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Taiga?s True Views: The Language of Landscape Painting in Eighteenth-Century Japan by Melinda Takeuchi (1994-06-01)
Melinda Takeuchi
The History of England, Vol 2
David Hume
The History of Scepticism: From Savonarola to Bayle
Richard H. Popkin
Cicero: On Moral Ends (Cambridge Texts in the History of Philosophy)
Marcus Tullius Cicero, Raphael Woolf, Julia Annas
Das Goldene Vlies: Dramatisches Gedicht in Drei Abteilungen
Franz Grillparzer
Euripides IV: Rhesus / The Suppliant Women / Orestes / Iphigenia in Aulis
Charles R. Walker, Frank William Jones, William Arrowsmith, David Grene, Euripides, Richmond Lattimore
Notes from Underground & The Double
Fyodor Dostoyevsky, Jesse Coulson
The World of Thought in Ancient China
Benjamin I. Schwartz
The Last Generation of the Roman Republic
Erich S. Gruen
The Legend of Gold and Other Stories
William J. Tyler, Jun Ishikawa, Ishikawa Jun

The Boy Who Was Buried this Morning , by Joseph Hansen

The Boy Who Was Buried this Morning (Plume) - Joseph Hansen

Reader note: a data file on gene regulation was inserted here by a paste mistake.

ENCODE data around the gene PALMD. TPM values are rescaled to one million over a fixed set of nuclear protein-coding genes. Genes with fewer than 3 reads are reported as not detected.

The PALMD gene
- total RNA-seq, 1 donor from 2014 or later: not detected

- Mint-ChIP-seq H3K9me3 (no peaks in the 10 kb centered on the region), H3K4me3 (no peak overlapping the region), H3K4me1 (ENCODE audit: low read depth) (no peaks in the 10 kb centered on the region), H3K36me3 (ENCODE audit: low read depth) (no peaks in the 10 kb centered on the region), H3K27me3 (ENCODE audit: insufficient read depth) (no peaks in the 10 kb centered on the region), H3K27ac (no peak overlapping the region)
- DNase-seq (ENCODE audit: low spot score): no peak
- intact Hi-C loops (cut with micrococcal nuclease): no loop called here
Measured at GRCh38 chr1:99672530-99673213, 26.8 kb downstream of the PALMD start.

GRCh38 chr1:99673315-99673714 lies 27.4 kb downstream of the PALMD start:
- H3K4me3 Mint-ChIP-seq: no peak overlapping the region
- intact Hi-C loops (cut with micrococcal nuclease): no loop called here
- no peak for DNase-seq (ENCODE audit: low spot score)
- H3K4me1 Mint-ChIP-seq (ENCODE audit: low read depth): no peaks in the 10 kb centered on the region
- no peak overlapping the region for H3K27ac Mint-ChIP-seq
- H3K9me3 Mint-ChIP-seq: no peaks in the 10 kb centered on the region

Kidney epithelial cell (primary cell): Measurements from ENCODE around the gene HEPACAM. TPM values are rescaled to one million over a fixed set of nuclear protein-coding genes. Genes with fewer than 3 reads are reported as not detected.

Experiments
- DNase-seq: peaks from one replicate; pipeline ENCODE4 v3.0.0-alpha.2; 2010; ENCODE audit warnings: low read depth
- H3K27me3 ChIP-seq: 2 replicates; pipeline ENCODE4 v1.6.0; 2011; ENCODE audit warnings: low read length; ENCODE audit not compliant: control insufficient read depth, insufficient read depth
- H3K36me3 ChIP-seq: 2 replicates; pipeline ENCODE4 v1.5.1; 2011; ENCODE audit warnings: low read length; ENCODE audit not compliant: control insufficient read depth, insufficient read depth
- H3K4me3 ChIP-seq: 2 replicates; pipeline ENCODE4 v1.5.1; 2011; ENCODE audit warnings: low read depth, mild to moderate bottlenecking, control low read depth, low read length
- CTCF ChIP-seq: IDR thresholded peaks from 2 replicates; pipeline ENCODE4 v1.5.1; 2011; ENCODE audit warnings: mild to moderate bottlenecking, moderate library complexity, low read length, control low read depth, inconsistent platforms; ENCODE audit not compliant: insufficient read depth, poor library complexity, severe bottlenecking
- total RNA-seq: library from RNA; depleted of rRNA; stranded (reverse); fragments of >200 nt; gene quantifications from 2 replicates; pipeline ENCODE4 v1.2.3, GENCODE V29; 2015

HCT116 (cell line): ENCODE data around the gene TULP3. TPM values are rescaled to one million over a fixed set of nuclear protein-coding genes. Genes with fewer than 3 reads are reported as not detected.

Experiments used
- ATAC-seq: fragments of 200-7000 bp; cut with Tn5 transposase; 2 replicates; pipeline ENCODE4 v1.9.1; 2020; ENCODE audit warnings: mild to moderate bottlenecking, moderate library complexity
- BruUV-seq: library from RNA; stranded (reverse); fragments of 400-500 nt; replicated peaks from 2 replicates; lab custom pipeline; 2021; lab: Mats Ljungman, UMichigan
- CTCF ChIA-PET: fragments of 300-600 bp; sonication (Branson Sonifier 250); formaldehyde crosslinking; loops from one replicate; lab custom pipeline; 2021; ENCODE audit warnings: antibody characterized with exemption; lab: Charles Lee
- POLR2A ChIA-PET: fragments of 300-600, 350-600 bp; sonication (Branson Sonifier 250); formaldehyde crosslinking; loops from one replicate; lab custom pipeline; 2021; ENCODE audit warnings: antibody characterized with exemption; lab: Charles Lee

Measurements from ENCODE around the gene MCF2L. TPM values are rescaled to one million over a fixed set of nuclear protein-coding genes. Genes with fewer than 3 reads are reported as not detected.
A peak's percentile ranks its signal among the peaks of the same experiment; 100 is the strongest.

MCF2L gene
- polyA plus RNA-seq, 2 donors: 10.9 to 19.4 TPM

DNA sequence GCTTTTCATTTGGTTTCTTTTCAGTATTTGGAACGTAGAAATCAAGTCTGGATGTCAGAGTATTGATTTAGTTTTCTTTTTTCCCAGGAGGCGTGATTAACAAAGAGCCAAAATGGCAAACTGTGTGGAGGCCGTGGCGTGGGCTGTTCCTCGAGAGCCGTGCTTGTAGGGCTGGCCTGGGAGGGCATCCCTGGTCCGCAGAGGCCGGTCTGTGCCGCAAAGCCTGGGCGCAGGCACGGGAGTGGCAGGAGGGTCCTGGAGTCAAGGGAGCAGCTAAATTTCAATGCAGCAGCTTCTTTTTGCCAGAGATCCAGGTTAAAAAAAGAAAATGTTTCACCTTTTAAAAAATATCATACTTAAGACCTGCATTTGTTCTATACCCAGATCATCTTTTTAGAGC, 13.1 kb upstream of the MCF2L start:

The Boy Who Was Buried this Morning is an excellent penultimate chapter to the Brandstetter series with all of the standard (for this series) appurtenances: colorful, involving characters; apposite evocation of southern California environs; convoluted and largely believable plot and investigation. The Brandstetter series has always taken a stance against racism and anti-gay prejudice, but in this volume the latter played essentially no role since Brandstetter's investigation took him into the white supremacist milieu, where particularly extreme and virulent racism is to be found and where Brandstetter wisely kept his sexual orientation unspoken. Remarkably enough, though the trip through this milieu revealed a great deal about the initial victim's lamentable character, it is an extensively developed red herring leading to the resolution of another murder!


Brandstetter's aging has become a central issue of the series - along with the usual physical failings, Hansen has added the passing of close friends to the mix, as well as the inevitable change - seldom enough for the better - due to economic "progress" which is usually only evident to the older ones among us. (After all, to the young it is all as it ever was.) To my mind this is yet another trait that makes the series unique. Brandstetter is blessed - not only by close and loyal friends, but since he inherited his father's quite significant wealth, he has been able to express the generosity of spirit which has always been an appealing aspect of his character in yet other ways. It is remarkable how much Hansen is able to squeeze into 192 pages...